Python has an official style-guide, PEP8. It recommends using PascalCase for classes, so your class should be called Candidate. It also recommends using spaces after a , when passing multiple arguments to a function. The creation of the candidates is as simple as this: candidate_list = [Candidate() for _ in range(20000)] Note that the starting index of ...


5

candidate class should be named Candidate find_avg() is already covered by the built-in statistics.mean() candidates can be created by a list comprehension global variables such as candidate_list and candidate_selected_lucks can be replaced with return values import random from statistics import mean class Candidate : def __init__(self): self....


1

If you profile the code without using njit, you will find that most of the time is consumed in calls to randint and sort: atk_rolls = sort[n_atk_dice](np.random.randint(1, 7, n_atk_dice)) def_rolls = sort[n_def_dice](np.random.randint(1, 7, n_def_dice)) So, instead of generating and sorting those random numbers for each loop iteration, you could pregenerate ...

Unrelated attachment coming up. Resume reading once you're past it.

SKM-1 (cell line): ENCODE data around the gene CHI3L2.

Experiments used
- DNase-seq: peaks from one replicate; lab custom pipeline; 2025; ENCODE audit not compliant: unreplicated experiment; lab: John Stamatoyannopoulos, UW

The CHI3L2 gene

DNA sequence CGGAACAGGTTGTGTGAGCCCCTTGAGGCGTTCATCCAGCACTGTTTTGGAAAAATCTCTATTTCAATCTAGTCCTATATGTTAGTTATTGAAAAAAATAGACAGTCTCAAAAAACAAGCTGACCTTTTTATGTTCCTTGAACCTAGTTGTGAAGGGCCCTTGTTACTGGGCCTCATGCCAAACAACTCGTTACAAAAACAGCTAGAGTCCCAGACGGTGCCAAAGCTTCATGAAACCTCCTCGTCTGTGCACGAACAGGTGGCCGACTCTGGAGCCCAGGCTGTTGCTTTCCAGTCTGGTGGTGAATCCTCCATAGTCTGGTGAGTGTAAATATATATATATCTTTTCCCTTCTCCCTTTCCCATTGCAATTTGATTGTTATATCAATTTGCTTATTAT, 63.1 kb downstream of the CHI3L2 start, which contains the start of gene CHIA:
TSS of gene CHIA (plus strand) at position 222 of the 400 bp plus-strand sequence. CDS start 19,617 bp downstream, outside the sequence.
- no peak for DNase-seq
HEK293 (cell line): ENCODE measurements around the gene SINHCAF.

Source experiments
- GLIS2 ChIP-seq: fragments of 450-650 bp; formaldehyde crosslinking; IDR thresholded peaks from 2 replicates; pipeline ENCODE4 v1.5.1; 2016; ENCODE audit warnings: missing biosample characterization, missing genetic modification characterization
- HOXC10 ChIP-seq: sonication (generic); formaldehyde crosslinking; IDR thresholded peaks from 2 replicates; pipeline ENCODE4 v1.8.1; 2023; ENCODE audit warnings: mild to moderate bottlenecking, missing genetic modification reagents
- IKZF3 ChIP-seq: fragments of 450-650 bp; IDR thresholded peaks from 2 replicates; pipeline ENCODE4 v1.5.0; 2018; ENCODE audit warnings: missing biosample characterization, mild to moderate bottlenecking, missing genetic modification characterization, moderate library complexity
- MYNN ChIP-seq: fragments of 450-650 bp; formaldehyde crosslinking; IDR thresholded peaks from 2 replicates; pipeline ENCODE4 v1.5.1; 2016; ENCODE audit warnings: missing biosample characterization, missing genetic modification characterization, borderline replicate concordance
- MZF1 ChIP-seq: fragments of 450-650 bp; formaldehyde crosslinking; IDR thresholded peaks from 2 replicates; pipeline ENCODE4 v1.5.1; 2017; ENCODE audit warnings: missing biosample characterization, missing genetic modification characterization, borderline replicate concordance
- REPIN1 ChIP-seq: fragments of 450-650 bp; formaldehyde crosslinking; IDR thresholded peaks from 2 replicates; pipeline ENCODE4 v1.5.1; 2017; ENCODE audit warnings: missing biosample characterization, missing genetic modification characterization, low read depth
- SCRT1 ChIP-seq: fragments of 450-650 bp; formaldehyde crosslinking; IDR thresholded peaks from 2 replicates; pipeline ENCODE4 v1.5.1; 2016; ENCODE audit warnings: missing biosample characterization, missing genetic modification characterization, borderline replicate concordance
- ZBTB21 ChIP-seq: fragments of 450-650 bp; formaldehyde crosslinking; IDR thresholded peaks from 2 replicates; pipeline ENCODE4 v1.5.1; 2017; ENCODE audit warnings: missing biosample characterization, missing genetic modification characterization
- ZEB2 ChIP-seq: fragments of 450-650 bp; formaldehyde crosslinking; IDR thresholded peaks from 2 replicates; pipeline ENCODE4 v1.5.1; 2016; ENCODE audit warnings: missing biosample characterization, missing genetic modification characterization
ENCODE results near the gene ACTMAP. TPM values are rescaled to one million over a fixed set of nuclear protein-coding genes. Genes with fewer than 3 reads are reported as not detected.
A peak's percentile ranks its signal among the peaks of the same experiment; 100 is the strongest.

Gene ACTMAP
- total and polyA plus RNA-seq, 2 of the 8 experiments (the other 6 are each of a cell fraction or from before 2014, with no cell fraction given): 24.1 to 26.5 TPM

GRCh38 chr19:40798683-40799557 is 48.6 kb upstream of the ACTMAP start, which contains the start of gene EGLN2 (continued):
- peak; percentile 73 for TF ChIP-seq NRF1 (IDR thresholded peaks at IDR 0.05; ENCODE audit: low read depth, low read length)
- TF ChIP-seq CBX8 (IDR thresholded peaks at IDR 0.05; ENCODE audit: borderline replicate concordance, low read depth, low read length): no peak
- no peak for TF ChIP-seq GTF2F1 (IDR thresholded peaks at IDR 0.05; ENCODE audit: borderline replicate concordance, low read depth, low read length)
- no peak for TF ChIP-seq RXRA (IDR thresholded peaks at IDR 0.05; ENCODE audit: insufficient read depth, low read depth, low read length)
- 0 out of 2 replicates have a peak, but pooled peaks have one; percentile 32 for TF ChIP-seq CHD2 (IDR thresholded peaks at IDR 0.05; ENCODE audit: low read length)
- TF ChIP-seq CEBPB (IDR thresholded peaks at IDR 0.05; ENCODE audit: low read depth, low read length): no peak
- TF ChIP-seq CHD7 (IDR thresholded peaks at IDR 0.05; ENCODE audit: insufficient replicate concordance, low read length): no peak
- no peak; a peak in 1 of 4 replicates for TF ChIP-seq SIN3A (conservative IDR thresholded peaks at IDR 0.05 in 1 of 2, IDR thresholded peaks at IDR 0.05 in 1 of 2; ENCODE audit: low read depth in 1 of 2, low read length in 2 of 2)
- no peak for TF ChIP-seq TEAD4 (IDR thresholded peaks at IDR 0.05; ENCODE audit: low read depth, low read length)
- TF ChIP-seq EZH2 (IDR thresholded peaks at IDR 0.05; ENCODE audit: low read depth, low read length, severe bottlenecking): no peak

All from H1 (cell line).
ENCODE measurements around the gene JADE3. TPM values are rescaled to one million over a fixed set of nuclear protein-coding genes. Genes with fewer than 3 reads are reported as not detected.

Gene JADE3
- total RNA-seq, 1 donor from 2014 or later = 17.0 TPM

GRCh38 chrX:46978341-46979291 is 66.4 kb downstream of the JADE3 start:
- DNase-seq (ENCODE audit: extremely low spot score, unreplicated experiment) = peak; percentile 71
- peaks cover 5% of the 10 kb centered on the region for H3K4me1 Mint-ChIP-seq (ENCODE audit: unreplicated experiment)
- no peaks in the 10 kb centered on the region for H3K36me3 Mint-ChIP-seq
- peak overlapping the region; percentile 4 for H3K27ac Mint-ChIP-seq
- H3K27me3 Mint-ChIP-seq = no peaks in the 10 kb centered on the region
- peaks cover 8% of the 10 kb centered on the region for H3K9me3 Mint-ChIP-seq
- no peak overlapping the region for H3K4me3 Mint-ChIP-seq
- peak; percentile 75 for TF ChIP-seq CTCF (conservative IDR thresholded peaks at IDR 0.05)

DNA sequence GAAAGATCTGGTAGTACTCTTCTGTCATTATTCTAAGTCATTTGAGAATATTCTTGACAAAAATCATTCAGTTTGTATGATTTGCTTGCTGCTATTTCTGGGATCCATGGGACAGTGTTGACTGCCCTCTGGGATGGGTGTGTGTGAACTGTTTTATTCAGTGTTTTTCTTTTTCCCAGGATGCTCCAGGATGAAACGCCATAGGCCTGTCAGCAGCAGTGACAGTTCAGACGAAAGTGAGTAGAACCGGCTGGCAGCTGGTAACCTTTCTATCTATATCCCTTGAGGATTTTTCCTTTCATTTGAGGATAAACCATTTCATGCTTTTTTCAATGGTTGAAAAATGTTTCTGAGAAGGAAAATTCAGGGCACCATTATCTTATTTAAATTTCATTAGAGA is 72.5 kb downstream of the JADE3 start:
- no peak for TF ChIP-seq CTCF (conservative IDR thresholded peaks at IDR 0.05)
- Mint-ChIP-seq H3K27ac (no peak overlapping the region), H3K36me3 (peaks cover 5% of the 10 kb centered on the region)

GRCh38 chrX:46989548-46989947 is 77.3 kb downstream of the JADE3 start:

2

Your def evaluate(boart, turn): for pos in ([0, 1, 2], [3, 4, 5], [6, 7, 8], [0, 3, 6], [1, 4, 7], [2, 5, 8], [0, 4, 8], [2, 4, 6]): if board[pos[0]] == board[pos[1]] == board[pos[2]] == turn: return 1 could be def evaluate(boart, turn): for i, j, k in [0, 1, 2], [3, 4, 5], [6, 7, 8], [0, 3, 6], [1, 4, 7], [2, 5, 8], [0, 4, 8], [2, 4, 6]: ...


2

Well, an obvious improvement is not redoing work. You are currently doing twice as much work as needed because you don't save the results of the comparisons: def confused(sys1, ann1): predicted_true, predicted_false = sys1 == 1, sys1 == 0 true_true, true_false = ann1 == 1, ann1 == 0 # True Positive (TP): we predict a label of 1 (positive), and ...


0

for subentry in grid[row]: can be simplified as for subentry in entry:, meaning that you no longer need the row variable. As for That doesn't work : $ diff <(python original.py) <(python my.py) && echo "No difference" No difference $ diff --unified original.py my.py --- original.py 2021-01-18 19:34:02.177350487 +1300 +++ my.py ...


8

You play with up to 199 dice per player. So most of the time, the attacker will attack with 3 dice and the defender will attack with 2 dice. As long as that's the case, you could simply pick one of the three possible outcomes (with precalculated probabilities) and apply it. Outline: def _attack_(n_atk,n_def): while n_atk >= 3 and n_def >= 2: ...